Valuing the People Behind the Tip

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I was recently invited by Saru Jayaraman, co-founder of Restaurant Opportunities Center, to join an afternoon of storytelling in honor of the BE HEARD Act, a comprehensive federal bill addressing harassment and violence in the workplace, and One Fair Wage in NY campaign to pass legislation requiring the restaurant industry to pay all its employees at least the full minimum wage. 

The afternoon began with a rousing performance of the Resistance Revival Chorus followed by compelling and achingly painful stories of survivors in the restaurant and nail salon industry. Senator Alessandra Biaggi recounted her own experiences of harassment in government underscoring how abuses of power manifest at all levels. Her advocacy is a testament to the need to fight this battle on all grounds. Actress, activist and producer Alysia Reiner reminded us that “we all have a story to tell” and that sharing our stories can help us build power to change laws and conditions. 

In anticipation of this afternoon, I struggled with finding the words that would honor the countless stories of women who have faced far more precarious positions than I. Alysia’s story in particular resonated because similar to her experience, ever since I can remember, I’ve had a running reel in my head that said something to the effect of “I don’t have a story to share. I haven’t experienced sexual violence. I’ve had advantages all of my life thanks to my family’s sacrifices. Sure, I’ve had to endure countless sexual innuendos from men in power. I’ve had to smile through lightly veiled racist comments. But, I’ve just had to bear with it. It could be worse.” Yes, it could be worse but it doesn’t have to. The cumulative effect of these comments, actions, and microagressions lead to the consistent disparities and abuses of power in the workplace. I’m no longer willing to hide my story. This is what I shared:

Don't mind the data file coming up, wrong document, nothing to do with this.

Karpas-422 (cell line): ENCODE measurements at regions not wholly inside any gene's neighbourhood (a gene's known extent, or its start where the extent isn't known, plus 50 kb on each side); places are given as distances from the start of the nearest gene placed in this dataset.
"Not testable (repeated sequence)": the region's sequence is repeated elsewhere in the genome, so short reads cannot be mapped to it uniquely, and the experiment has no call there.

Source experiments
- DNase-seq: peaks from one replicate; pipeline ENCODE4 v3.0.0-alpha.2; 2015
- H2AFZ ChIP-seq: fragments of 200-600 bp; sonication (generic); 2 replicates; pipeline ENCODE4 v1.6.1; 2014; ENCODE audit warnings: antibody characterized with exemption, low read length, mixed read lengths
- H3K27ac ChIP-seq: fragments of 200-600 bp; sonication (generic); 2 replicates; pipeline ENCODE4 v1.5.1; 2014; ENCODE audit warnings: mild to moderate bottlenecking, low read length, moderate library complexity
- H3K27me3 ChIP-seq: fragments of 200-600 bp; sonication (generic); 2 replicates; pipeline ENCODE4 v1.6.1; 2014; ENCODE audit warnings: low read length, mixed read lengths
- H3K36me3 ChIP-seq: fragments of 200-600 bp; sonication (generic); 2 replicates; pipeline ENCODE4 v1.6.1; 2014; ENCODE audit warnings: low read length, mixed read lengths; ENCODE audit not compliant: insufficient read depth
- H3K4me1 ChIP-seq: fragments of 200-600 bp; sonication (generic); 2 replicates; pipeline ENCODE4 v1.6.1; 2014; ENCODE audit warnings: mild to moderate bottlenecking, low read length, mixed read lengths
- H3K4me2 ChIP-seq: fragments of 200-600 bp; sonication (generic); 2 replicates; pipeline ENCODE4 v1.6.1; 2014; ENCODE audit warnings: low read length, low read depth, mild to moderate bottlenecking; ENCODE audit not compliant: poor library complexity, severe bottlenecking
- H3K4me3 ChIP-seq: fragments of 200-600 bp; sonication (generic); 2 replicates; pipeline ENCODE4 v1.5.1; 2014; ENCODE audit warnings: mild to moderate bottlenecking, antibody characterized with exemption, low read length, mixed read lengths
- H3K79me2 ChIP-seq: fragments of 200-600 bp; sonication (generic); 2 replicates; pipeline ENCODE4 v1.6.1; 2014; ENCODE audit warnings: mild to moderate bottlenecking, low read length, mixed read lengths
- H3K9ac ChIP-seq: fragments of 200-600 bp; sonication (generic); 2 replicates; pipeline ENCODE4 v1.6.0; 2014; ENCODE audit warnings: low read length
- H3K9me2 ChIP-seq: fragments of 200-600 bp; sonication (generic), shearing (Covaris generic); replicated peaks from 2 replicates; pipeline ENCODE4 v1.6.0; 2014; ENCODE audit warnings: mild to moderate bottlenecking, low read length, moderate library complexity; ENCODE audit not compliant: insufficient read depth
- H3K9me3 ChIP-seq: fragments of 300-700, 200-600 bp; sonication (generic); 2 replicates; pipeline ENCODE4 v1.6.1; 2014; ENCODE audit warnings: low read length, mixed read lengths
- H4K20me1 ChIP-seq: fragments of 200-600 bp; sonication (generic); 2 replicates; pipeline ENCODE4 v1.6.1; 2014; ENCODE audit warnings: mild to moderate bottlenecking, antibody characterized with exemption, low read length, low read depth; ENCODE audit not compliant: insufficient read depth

I was recently in a conversation at an inclusion and equity training about how privilege and power show up in our daily lives, and it was centered on tipping.

Why Tipping?

Minutes earlier, we had been actively building solutions for fairness and equity in their workplaces. When we asked participants whether they believe they should tip their Uber or Lyft drivers, things got real. All of a sudden, this group of well-intended and progressive professionals launched into an intellectual exchange about a failed economic system that favors company profit, the unfair burdens of having to make up those gaps, and somewhere along a few commented that they would tip to reward good service but not tip when their driver was rude or incompetent.